One of the most attention grabbing modernist techniques is spherification. It is the formation of a liquid into orb-like beads or spheres encapsulated in a gelled skin. The gelling agents used in spherification only gel in the presence of certain ions, such as calcium or potassium.
There are two main spherification techniques, direct spherification and reverse spherification, depending on where you put the gelling ingredient. If you add the ingredient to the flavored liquid it is "direct spherification" and if you add it to the setting bath, it is "reverse spherification". I find reverse spherification easier to use than direct spherification because you can freeze the liquid into spheres before gelling it and because the spheres stop gelling when you remove them from the setting bath.
Sodium alginate is a good gelling agent to have on hand because it is very effective at both reverse and direct spherification. Once set, it also can be heated above the boiling point without melting, making it very versatile.
You can get more information about spherification from my guide on how to make spherification or from the spherification articles below.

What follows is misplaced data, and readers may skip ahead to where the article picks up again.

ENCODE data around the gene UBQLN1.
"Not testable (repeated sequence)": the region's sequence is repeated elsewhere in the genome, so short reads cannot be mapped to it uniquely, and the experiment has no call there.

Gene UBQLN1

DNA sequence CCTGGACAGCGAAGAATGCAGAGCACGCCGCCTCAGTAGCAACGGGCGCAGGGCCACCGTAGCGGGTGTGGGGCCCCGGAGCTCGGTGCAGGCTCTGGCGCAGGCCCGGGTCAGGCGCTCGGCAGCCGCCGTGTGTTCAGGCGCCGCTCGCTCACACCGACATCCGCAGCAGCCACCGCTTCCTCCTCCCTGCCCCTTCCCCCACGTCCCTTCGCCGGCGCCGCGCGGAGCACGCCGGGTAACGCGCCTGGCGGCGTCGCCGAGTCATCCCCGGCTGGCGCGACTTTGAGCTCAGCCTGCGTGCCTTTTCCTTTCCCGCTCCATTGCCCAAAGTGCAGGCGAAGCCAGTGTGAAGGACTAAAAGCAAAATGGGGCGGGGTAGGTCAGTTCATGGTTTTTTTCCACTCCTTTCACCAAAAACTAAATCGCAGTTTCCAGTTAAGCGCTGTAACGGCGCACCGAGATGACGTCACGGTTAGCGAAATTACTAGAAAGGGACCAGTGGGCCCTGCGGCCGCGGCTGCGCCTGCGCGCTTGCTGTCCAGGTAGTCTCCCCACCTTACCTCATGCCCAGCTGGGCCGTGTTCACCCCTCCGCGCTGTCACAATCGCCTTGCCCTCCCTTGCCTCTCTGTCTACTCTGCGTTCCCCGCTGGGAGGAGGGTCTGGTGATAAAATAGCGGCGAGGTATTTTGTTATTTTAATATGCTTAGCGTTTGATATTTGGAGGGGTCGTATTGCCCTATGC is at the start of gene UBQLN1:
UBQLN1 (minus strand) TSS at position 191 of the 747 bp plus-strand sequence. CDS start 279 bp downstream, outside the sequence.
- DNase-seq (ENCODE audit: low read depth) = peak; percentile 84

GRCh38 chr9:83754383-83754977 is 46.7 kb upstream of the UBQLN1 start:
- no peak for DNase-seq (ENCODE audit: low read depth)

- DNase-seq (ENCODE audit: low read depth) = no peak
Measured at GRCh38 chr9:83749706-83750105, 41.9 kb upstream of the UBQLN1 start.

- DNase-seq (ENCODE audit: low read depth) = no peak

Using miniature spheres, referred to as caviar, is a great way to add little bursts of flavor to dishes. Here we use a chipotle water but you can use the same technique on any liquid that doesn't contain calcium.
Sodium alginate is most well known for its use in spherification. It is a natural gelling agent taken from the cell walls of brown algae.
It easily disperses, hydrates, and gels in any temperature of liquid. Sodium alginate gels when it comes in contact with calcium. It also has many uses other than spherification such as thickening and general gelling. It works best in non-acidic mixtures.
One of the most interesting things in molecular gastronomy is spherification. Spherification is basically a process that seals a liquid in a jelly like membrane. There are several ways to accomplish this but in this article we will focus on the method of reverse spherification using calcium lactate and sodium alginate. When the calcium and the sodium alginate come in contact they form a membrane, encapsulating anything inside of it.
Learn about the modernist technique of spherification, the ingredients it uses and how to apply it to your own cooking.
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